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Forex Today: UK inflation data supports Sterling, Dollar consolidates ahead of Fed speeches

Here's what you need to know to trade today Wednesday April 17:

He American dollar remains stable against its main rivals after ending Tuesday higher. No high-profile data will be published on the US economic agenda, but several Federal Reserve (Fed) officials will give speeches on Wednesday. Eurostat will publish revisions to March inflation data during European trading.

Price of the US Dollar this week

Below is the percentage change of the US Dollar (USD) against the main currencies quoted this week. The US Dollar was the strongest currency against the Australian Dollar.

USD 0.21% -0.05% 0.42% 0.84% 0.80% 0.65% -0.20%
EUR -0.21% -0.27% 0.22% 0.63% 0.60% 0.45% -0.43%
GBP 0.05% 0.27% 0.49% 0.92% 0.86% 0.71% -0.17%
CAD -0.43% -0.22% -0.49% 0.41% 0.38% 0.22% -0.64%
AUD -0.83% -0.63% -0.90% -0.40% -0.02% -0.18% -1.04%
JPY -0.79% -0.59% -0.84% -0.38% 0.03% -0.13% -1.03%
NZD -0.64% -0.43% -0.71% -0.21% 0.20% 0.17% -0.86%
CHF 0.21% 0.42% 0.16% 0.64% 1.04% 1.01% 0.85%

The heat map shows the percentage changes of the major currencies against each other. The base currency is chosen in the left column, while the quote currency is chosen in the top row. For example, if you choose the Euro in the left column and scroll down the horizontal line to the Japanese Yen, the percentage change that appears in the box will represent EUR (base)/JPY (quote).

The United Kingdom's Office for National Statistics reported early Wednesday that the Annual inflation, measured by the variation in the Consumer Price Index (CPI), fell to 3.2% in March from 3.4% in February. Furthermore, the core CPI increased 4.2% in the same period. Both data exceeded analyst estimates of 3.1% and 4.1%, respectively, and contributed to the recovery of the Pound. After spending the Asian session in a narrow channel slightly above 1.2400, the pair GBP/USD gained traction and rose towards 1.2450.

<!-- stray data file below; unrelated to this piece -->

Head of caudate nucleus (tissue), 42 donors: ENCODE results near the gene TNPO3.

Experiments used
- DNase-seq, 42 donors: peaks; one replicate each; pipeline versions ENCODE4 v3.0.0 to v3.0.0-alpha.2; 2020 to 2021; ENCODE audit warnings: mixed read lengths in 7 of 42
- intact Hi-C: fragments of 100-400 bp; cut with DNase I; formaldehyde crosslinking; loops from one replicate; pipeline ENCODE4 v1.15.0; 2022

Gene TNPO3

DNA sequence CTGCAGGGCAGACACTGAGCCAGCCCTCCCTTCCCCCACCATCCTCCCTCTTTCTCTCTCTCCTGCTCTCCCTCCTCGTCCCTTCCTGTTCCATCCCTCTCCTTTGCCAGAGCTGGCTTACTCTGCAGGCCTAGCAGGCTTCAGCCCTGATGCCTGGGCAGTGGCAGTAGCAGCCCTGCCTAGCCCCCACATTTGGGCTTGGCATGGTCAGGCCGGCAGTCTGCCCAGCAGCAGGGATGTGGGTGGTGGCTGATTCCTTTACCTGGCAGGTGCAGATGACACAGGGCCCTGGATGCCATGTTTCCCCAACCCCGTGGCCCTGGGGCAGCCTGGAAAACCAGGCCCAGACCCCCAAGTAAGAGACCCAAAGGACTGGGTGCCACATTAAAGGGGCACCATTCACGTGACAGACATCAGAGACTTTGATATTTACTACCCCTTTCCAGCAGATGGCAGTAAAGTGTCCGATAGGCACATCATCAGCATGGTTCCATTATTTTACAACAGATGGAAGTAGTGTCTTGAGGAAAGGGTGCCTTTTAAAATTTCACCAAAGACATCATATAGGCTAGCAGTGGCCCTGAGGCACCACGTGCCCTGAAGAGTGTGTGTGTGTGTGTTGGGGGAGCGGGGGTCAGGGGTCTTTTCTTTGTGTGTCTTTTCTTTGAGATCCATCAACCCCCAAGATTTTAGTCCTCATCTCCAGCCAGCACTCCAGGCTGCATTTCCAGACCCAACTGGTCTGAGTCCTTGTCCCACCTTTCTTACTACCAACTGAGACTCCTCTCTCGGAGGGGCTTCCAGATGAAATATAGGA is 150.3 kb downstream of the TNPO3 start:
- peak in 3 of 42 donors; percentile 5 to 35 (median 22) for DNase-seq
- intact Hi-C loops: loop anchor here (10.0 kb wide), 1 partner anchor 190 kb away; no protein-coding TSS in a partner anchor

United Kingdom: Inflation softens to 3.2% in March compared to 3.1% expected

The dovish comments from the Fed authorities and the caution of the markets helped the Dollar find demand in the American session and the Dollar Index closed on Tuesday for the fifth consecutive day in positive territory. Early on Wednesday, the 10-year US Treasury yield is moving sideways above 4.65% and US stock index futures are trading marginally lower. Israel has said it will retaliate against Iran and a war cabinet meeting is reported to be held on Wednesday to decide the appropriate response.

He EUR/USD recovered modestly after falling towards 1.0600 on Tuesday and closed the day practically unchanged. The pair remains relatively calm and moves up and down in a narrow band above 1.0600 during the European morning.

He Gold failed to make a decisive move in either direction on Tuesday as rising US Treasury yields made it difficult for the precious metal to benefit from the cautious market mood. XAU/USD continues to move sideways above $2,370 early on Wednesday.

Gold Price Forecast: XAU/USD pauses ahead of next bullish push, awaiting Fed speeches

Data from New Zealand showed early in the Asian session on Wednesday that the CPI rose 4% year-on-year in the first quarter, a sharp decline from the 4.7% increase recorded in the previous quarter. In quarterly terms, the CPI rose 0.6%. He NZD/USD rose after this report and was last seen trading in positive territory slightly above 0.5900.